Nope, Millennials Aren’t Amassing Debt Faster Than Past Generations
The Credit Counselling and Debt Management Agency (AKPK) has pointed out that millennials are not amassing debt at a rate faster than generations before.
This is based on Bank Negara Malaysia (BNM) deputy governor Abdul Rasheed Ghaffour comments last week that stated millennials have high debt and low financial resilience.
Abdul Rasheed cited a study by the Asian Institute of Finance in 2015 that said that 38% of young people relied on personal loans while 47% of them had expensive credit card borrowings.
Instead, the AKPK pointed out that 3,400 from the group sought help in the first eight months this year, or the same number of young people who sought the agency’s help for the whole of last year.
While many would see these numbers as an increase in absolute terms, AKPK chief executive Azaddin Ngah Tasir explained that this is due to higher awareness and understanding of AKPK’s functions rather than an indication of poor financial management.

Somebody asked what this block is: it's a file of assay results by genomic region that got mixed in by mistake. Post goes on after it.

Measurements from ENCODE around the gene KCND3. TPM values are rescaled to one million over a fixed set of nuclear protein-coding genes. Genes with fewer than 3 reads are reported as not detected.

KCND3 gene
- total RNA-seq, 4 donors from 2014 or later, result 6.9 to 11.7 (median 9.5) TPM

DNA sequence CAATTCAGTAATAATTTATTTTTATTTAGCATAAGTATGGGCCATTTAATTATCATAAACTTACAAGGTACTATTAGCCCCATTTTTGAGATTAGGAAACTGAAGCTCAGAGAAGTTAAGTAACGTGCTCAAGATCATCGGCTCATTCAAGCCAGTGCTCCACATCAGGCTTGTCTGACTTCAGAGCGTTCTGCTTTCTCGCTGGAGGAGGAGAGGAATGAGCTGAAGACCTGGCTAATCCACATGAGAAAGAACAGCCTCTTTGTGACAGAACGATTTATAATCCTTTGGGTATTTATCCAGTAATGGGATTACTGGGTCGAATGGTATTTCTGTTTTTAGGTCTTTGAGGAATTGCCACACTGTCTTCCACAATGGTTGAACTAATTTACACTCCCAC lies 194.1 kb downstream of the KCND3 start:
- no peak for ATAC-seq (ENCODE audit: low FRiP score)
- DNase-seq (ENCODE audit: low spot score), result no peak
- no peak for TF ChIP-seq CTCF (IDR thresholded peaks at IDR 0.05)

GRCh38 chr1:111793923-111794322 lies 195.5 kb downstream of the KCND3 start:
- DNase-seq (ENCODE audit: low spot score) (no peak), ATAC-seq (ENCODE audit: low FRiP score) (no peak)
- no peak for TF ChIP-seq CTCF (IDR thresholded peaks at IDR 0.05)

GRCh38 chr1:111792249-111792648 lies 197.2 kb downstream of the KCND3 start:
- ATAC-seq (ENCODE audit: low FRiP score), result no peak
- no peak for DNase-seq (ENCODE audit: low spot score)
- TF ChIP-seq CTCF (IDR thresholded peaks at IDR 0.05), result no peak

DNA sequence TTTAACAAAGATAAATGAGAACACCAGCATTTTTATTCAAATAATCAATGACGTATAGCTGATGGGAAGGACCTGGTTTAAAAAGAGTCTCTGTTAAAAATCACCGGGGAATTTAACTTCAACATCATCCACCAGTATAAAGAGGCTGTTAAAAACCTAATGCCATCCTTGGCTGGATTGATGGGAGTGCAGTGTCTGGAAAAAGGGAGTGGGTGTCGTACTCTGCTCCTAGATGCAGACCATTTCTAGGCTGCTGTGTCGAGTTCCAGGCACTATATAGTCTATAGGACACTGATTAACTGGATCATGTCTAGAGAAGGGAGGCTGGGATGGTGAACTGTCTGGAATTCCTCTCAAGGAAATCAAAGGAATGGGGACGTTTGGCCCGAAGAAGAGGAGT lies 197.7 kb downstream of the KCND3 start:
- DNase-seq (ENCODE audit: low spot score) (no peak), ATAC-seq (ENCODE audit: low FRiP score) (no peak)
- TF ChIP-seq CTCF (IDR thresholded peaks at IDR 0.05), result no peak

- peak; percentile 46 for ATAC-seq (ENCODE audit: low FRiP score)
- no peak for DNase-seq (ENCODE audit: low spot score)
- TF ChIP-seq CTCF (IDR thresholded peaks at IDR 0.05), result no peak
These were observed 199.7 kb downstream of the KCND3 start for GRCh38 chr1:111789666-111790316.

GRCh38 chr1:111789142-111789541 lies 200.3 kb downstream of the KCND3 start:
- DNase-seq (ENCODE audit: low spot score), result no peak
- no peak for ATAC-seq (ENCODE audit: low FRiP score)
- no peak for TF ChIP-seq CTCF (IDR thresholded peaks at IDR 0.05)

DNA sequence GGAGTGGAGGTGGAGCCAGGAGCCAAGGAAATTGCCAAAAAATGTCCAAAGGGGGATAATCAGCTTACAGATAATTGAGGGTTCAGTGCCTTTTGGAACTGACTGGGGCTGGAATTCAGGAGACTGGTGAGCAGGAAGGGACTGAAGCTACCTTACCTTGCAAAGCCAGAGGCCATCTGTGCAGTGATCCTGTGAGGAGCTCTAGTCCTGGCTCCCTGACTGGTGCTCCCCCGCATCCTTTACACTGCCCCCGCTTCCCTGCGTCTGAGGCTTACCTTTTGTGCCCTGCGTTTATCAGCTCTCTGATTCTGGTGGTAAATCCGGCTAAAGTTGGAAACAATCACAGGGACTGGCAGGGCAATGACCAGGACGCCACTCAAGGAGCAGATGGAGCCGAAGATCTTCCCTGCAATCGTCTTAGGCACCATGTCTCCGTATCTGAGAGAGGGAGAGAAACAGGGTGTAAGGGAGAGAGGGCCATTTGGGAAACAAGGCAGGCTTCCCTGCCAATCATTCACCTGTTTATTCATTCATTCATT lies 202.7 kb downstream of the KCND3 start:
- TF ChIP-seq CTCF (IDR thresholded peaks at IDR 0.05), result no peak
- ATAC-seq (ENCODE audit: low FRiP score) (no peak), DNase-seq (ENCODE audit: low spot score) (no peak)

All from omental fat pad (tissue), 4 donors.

Out of over 600,000 people who have sought advice from AKPK since its inception 11 years ago, less than a third of them (198,000) enrolled in the debt management programme that the agency offers.
And for both categories, millennials only make up 15% of the total number of individuals who have come to AKPK to advise and enrolled in their programme.
Azaddin emphasised that those under 30 years old did not have significantly higher debt compared to older generations who are also seeking AKPK’s help.
He pointed out that looking at the (credit) facilities being used by this age group, it is not very different to those from older generations. They have between three to five credit facilities, which is not higher compared to the cases available before.
“In fact, the young people mostly just seek our advice, because they are single and young, and they not overly burdened by their loans,” he added.
Azaddin noted that 68.77% of individuals who comes to AKPK are aged between 30 and 50 years old, with most of them being those who already have families and are heavily burdened by loans to manage their family life.
“There is a perception that the young people have very high debt, but fact is they normally do not even enter our (debt management) programmes,” he said.